Molokhia

Molokhia (Egyptian Greens Soup)
Molokhia (Melokiyah, etc.) is a traditional dish in Egypt and Sudan -- some
people believe it originated among Egyptians during the time of the
Pharaohs.

Molokhia is a mucilaginous, nutritious soup made from a type of greens,
known as molokhia or Jew's mallow (also called Nalta jute, Tussa jute,
Corchorus olitorius), which is found throughout Egypt, the Levant, and
similar climes elsewhere. Dried or frozen molokhia greens may be obtained
from Middle Eastern or Asian grocery stores worldwide.

What you need

six cups chicken stock
one pound fresh molokhia leaves or frozen molokhia leaves (thawed) -- or --
a similar amount of spinach; stems removed, cleaned, rinsed in cold water,
and patted dry (frozen molokhia is usually already cleaned and chopped)
one tablespoon tomato paste (optional)
one hot chile pepper, cleaned and chopped (optional)
one bay leaf (optional)
one small onion, finely chopped (optional)
black pepper, to taste
two tablespoons olive oil, butter, or any cooking oil
several cloves (or more) of garlic, minced
one teaspoon ground coriander
one teaspoon salt
one tablespoon fresh coriander leaves (also called cilantro) or fresh
parsley, finely chopped (optional)
juice of one lemon or a teaspoon vinegar (optional)
ground cayenne pepper or red pepper, to taste (optional)

What you do

Chop the molokhia leaves as finely as possible. This should leave them
bright green and slightly slimey. In Egypt, the perfect tool to finely chop
molokhia leaves is a makhrata -- a curved knife with two handles similar to
the Italian mezzaluna. (Get one of these kitchen cutters and you'll love it
so much you'll be using it by the light of a half-moon!) Some Egyptian cooks
prefer to cut the molokhia leaves by rolling them into a tight bundle and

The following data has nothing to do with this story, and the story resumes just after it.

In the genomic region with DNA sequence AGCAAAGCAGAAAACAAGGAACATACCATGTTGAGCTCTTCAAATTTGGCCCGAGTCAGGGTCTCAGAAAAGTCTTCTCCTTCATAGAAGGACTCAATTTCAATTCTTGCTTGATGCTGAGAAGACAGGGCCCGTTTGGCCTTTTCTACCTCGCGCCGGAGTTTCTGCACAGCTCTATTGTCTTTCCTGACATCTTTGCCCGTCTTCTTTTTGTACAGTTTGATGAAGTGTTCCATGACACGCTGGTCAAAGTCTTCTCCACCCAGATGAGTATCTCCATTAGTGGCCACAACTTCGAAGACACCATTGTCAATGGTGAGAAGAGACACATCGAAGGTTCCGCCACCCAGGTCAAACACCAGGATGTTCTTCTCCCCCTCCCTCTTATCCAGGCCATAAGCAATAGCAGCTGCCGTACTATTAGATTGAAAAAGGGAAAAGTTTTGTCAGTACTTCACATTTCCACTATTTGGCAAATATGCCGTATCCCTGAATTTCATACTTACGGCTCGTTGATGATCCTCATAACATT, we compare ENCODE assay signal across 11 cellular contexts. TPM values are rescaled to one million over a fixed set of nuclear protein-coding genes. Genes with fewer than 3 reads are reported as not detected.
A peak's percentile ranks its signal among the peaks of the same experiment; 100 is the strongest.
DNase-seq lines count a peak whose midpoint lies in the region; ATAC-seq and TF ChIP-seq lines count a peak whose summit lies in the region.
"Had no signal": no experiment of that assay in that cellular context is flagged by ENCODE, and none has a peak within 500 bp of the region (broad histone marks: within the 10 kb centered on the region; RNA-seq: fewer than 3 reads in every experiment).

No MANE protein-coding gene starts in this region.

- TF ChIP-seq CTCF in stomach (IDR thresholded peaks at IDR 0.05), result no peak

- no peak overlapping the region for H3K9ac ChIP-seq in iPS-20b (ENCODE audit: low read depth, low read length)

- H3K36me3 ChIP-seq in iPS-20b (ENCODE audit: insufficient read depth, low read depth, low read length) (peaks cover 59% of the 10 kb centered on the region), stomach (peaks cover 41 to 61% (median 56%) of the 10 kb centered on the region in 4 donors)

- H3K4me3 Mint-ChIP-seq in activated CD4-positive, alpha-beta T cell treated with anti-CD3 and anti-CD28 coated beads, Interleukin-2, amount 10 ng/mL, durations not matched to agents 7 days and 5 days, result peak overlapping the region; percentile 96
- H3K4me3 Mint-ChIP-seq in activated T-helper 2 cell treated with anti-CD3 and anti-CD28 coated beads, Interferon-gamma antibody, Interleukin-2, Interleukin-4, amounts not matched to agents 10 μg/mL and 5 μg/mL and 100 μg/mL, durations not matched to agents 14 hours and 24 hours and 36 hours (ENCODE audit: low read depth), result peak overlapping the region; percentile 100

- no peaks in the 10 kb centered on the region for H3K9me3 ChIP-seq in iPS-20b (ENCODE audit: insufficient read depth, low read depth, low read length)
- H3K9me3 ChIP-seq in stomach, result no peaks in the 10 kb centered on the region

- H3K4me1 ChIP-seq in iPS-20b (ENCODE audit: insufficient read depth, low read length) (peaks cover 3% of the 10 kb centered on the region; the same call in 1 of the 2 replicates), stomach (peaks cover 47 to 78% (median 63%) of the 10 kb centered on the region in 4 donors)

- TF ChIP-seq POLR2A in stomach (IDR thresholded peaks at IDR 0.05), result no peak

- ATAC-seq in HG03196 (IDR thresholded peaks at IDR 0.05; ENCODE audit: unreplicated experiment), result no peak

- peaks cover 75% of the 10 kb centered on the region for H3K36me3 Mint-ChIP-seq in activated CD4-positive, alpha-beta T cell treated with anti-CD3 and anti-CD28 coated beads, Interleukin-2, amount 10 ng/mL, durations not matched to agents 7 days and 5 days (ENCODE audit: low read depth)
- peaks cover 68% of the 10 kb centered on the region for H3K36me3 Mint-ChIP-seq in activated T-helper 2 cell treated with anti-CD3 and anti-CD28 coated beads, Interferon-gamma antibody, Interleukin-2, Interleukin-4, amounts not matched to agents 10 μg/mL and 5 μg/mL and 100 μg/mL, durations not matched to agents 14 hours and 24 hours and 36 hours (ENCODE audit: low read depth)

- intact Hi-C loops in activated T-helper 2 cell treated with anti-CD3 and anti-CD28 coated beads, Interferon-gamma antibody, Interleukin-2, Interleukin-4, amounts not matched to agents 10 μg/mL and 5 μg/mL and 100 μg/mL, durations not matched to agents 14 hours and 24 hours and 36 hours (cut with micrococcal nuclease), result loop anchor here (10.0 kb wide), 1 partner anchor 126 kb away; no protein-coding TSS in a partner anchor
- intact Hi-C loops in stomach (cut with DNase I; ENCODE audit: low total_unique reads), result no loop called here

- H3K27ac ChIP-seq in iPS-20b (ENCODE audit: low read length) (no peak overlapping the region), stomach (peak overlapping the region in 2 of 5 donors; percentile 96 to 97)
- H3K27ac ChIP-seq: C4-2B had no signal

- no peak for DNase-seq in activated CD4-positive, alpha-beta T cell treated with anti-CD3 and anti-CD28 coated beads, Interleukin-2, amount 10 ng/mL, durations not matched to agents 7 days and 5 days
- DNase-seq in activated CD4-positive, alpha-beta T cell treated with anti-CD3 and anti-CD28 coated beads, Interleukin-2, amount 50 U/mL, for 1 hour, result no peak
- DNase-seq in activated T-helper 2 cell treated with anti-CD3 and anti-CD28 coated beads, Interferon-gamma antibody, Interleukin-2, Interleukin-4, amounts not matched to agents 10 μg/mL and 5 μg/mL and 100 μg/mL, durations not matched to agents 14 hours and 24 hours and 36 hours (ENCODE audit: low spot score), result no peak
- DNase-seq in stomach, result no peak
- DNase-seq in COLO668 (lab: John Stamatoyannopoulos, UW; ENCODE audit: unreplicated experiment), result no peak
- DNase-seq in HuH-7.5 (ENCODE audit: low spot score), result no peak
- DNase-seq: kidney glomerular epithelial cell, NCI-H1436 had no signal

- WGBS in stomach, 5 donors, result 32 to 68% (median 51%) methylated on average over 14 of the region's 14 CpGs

using a very sharp knife to shave them into thin slices.
Over high heat, bring the chicken stock to a near boil in a large pot. Add
the molokhia, stirring well. Add the tomato paste, chile pepper, bay leaf,
and onion (if desired), and black pepper, continuing to stir. Reduce heat
and simmer. The molokhia will simmer for about twenty minutes. (Allow an
extra ten if frozen molokhia is not completely thawed.)
After the chicken stock and molokhia have simmered for about ten minutes:
heat the oil (or butter) in a skillet. Using either the back of a spoon in a
bowl or a sharp knife on a cutting board, grind the garlic, ground
coriander, and the salt together into a paste. Fry the mixture in the oil
for two to four minutes, stirring constantly, until the garlic is slightly
browned.
After the garlic has been browned and the molokhia is nearly done (after it
has been simmering for about twenty minutes and has broken down to make a
thick soup), add the garlic mixture and the oil it was fried in to the
simmering molokhia. Stir well.
Add any of the remaining optional ingredients that you like. Continue
simmering and stirring occasionally for a few more minutes.
Adjust seasoning. Serve immediately, hot. Molokhia soup is often served over
boiled Rice and sometimes with boiled chicken.

Molokhia is prized for its mucilaginous quality, a quality which spinach
lacks. If using spinach, the addition of a few tender okra pods, very finely
chopped, will serve to thicken the soup.

If using dried molokhia, rub the leaves between your hand to crumble them
into small pieces, moisten these with a few spoonfuls of water then proceed
with the recipe. Frozen Mulukhiya is sold already cleaned and chopped, ready
to use.

The fried garlic and coriander mixture is known as ta'lya (ta'leya, ta'liya)
and is used in many Egyptian dishes. Some cooks leave out the salt; others
add the onion and/or the tomato paste to the ta'lya. The ta'lya can also be
added to the molokhia earlier.

A richer Molokhia Chicken soup can be obtained by boiling a pound of cut-up
chicken meat in the chicken stock before adding the molokhia leaves. Some
cooks add a bit of cardamom or cinnamon.

Written by MOkmok in that board

_________________________________________________________________
http://newlivehotmail.com

2 comments:

peter said...

Hi nice blog.The inhabitants of Egypt are never far from adventure for the main focus of outdoor sports here is the Great Dividing Range, which runs parallel and close to the densely populated eastern seaboard for the entire length of the state. What is procedure for Egypt Visa

Anonymous said...

Pete , What Drug are you on ?

We Love Egypt

 

 

 

 

 

 

My Thoughts about Egypt and the Egyptian life.

copyright 2008










Egypt Blog

Egypt Blog
Egypt blog

FEEDJIT Live Traffic Feed

Followers